If all had gone according to plan, Thursday's White House meeting would have been a triumphant photo opportunity, where top Democratic and Republican congressional leaders come together with the president and the two presidential candidates to support a plan for stabilizing the financial markets. Instead, the meeting devolved into a shouting match that nearly derailed the economic bailout plan.
Here's an account of what happened, based on conversations with several of those present, both Democrats and Republicans:
The first sign of trouble: Twenty minutes before the White House meeting, Treasury Secretary Henry "Hank" Paulson calls House Speaker Nancy Pelosi to say there are problems with the agreement reached earlier in the afternoon. Pelosi is miffed. Democrats believed the issues Paulson raised had already been resolved.
President Bush opens the meeting at 4 p.m., quickly turning it over to Paulson who gives a status report on the markets and says, "We need to get this done quickly." Paulson turns it over to Pelosi, who defers to Senate Democratic Leader Harry Reid, who defers to Sen. Barack Obama. Obama starts things off for the Democrats by reiterating his principles on what the plan should include. Obama agrees with Paulson on the need to act quickly but says some on the Hill "don't understand the need for the rush." Some of the Republicans took this as an attack on them.
Obama then defers to Sen. John McCain, but McCain defers to House Republican Leader John Boehner to speak on behalf of the Republicans. Boehner says House Republicans have "a lot of problems" with the plan and "most of my caucus is not there."
At this point, the meeting is still fairly cordial. Pelosi even compliments the president on his speech Wednesday night. But the meeting starts to devolve.
After some more give and ake, Sen. Richard Shelby, the top Republican on the Senate Banking Committee, presents a five-page list of 192 economists and business school professors who oppose the plan. Bush isn't impressed. "I don't care what somebody on some college campus says," Bush says. Instead, he says he trusts Hank Paulson, who, he says, has more than 35 years of experience and access to more information than those academics on Shelby's list.
Boehner says House Republicans have a different idea: providing federal insurance for mortgage securities instead of buying them outright.
Obama chimes in again, asking Paulson what he thinks about the insurance idea. Paulson says he thinks the idea is unworkable, and adds, "We can't start over."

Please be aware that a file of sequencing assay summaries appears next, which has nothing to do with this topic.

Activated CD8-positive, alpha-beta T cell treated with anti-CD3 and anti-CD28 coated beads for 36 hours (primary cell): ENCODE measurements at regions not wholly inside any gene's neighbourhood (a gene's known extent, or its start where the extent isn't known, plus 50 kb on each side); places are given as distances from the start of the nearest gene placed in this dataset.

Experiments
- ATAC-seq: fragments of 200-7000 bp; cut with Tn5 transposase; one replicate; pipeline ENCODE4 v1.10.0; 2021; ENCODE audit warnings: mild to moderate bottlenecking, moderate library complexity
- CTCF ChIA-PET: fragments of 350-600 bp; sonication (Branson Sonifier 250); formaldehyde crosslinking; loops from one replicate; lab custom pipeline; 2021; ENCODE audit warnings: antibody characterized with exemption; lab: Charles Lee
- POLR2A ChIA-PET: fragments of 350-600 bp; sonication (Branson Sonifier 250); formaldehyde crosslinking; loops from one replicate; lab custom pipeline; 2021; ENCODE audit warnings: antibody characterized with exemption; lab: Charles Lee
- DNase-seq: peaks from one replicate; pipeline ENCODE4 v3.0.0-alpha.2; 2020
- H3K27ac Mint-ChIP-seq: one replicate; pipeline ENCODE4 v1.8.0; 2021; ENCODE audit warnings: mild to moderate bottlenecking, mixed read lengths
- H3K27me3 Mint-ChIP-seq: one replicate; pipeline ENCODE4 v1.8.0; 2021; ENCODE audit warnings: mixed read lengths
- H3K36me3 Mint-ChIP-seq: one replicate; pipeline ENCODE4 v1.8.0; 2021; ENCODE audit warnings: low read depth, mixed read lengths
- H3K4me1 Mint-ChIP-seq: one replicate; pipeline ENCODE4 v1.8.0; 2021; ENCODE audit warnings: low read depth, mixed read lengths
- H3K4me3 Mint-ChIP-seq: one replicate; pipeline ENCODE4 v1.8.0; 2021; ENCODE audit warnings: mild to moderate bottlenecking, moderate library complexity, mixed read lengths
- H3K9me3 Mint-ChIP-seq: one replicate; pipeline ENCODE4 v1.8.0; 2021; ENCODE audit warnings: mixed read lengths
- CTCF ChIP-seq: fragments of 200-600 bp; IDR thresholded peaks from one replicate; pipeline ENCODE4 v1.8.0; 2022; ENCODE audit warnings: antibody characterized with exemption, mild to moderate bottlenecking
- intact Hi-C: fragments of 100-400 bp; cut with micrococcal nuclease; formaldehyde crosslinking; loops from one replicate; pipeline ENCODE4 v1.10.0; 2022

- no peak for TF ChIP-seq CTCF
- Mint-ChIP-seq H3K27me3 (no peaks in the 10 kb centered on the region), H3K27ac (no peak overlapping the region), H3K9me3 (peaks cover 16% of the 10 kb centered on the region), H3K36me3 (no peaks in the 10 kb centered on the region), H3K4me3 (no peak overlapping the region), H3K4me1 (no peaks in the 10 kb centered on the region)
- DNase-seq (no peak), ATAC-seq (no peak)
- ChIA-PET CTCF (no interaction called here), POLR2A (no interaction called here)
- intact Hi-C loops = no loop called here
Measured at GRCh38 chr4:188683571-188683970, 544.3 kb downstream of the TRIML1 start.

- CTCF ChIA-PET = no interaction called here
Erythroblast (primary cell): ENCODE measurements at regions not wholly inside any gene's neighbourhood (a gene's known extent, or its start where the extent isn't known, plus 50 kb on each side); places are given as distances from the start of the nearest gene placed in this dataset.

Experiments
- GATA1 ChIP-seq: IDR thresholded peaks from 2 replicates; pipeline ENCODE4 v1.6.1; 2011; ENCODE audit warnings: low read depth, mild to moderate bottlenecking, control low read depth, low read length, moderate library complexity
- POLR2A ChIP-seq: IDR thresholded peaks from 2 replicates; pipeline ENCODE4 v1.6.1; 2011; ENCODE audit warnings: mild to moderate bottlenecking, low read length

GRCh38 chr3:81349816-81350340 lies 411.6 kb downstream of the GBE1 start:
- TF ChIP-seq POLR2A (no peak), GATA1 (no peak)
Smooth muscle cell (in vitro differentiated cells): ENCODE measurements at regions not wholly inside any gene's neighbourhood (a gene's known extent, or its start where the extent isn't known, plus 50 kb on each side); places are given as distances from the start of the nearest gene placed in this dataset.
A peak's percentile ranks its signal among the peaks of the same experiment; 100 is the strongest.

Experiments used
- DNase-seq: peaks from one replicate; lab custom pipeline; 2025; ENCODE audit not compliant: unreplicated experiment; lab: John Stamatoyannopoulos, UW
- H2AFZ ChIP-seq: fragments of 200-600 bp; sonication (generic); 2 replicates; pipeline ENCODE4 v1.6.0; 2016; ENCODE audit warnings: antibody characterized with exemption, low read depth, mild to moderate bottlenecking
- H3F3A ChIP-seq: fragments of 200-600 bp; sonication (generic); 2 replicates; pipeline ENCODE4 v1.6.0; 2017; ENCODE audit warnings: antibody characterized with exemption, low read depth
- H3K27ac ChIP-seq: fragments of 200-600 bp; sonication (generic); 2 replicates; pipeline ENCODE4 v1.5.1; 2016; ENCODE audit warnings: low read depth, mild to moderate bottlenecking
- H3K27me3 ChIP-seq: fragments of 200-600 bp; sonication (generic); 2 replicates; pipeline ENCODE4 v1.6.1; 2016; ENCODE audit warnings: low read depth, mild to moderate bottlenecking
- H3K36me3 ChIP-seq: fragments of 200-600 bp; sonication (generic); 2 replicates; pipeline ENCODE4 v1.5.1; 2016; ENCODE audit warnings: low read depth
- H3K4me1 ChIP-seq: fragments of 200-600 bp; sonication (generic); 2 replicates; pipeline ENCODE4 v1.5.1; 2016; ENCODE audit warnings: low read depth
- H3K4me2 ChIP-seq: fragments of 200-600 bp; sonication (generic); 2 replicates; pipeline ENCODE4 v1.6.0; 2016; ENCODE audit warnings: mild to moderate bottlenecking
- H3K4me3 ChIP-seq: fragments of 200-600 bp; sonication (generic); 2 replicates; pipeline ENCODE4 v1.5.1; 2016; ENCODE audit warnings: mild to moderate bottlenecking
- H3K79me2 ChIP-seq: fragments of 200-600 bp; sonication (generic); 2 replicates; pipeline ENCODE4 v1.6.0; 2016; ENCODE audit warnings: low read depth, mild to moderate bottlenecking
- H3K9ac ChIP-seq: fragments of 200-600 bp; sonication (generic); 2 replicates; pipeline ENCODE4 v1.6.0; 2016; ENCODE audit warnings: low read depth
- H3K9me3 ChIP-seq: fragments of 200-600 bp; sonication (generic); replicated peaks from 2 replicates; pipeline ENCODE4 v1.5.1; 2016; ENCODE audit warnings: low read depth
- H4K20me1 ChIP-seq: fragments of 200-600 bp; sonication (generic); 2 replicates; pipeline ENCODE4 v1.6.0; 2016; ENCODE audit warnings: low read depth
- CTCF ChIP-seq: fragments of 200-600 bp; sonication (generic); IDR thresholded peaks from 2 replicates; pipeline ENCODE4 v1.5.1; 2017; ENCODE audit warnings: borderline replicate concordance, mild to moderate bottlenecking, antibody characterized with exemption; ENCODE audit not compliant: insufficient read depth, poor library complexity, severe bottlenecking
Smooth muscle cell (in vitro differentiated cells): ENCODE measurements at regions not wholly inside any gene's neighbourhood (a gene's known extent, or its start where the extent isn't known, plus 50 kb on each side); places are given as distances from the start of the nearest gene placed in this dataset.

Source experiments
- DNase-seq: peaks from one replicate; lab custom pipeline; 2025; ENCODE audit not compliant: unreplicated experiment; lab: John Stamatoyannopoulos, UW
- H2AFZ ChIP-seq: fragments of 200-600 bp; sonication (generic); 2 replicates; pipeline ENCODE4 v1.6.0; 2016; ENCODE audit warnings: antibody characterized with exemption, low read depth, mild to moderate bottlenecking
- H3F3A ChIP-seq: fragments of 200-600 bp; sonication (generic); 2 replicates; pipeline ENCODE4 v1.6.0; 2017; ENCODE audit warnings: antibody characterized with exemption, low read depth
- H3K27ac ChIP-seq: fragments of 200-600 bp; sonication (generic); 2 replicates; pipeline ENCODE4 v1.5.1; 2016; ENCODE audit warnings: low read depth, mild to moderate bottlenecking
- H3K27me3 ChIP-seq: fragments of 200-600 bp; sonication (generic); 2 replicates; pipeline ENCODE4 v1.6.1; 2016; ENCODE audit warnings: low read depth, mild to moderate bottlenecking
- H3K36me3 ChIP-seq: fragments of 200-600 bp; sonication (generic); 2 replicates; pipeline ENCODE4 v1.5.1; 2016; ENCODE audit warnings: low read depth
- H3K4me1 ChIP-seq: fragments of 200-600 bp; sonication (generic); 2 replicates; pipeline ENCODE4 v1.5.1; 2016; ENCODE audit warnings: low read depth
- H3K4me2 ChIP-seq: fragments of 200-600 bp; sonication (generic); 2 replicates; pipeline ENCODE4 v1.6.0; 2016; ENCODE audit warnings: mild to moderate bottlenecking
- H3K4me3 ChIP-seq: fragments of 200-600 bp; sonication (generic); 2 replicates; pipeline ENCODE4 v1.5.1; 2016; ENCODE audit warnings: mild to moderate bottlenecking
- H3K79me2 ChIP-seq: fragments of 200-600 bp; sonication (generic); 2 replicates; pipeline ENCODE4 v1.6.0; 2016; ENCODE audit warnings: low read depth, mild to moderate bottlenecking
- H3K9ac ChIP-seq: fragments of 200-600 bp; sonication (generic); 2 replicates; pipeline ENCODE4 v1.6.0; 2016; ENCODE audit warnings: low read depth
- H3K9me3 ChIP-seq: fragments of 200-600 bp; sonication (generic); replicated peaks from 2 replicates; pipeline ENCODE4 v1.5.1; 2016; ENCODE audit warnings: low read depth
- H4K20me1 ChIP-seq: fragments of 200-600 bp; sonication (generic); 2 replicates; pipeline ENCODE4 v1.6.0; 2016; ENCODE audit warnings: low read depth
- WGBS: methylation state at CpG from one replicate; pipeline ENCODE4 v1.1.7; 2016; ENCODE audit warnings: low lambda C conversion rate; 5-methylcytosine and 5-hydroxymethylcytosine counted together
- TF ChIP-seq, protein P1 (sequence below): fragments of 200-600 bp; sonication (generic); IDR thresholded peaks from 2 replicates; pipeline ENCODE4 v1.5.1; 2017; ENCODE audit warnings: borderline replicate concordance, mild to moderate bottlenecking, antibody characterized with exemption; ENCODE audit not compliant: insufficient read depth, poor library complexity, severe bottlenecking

After 43 minutes, McCain finally speaks. He says there are "legitimate concerns that need to be listened to" and that there has been "significant progress" in incorporating his principles into the bill. "We have one shot at getting this done right," he says. McCain does not get specific. "He said a whole lot of nothing," says one Republican in the room.
Shortly after that, things get a whole lot worse. Rep. Spencer Baucus, the top Republican on the House Financial Services Committee, speaks in favor of the Republican alternative, setting Rep. Barney Frank, the Democratic chairman of the committee, into a rage. Frank accuses Republicans of "sandbagging" him by bringing up a plan he's never seen. There's more shouting. The president brings the meeting back to order and urges everybody to get back together because "we need to get this done." The deciding factor for him on any final deal, he says, is whether or not Hank Paulson says it will work.
The meeting ends, but the fireworks are yet to come.
Democrats go back into the Roosevelt Room to discuss whether to go out to the cameras waiting on the White House driveway. Paulson comes in and literally begs them not to go out and criticize the meeting. For dramatic effect, Paulson gets down on one knee and says, "Please, I beg you, don't blow this up."
Barney Frank, shouting, "Don't give me that bulls**t."
More Frank: "Hank, you've got a problem here. Republicans want to torpedo this."
Pelosi is also outraged, but the Democrats decide not to go out as a group to the microphones.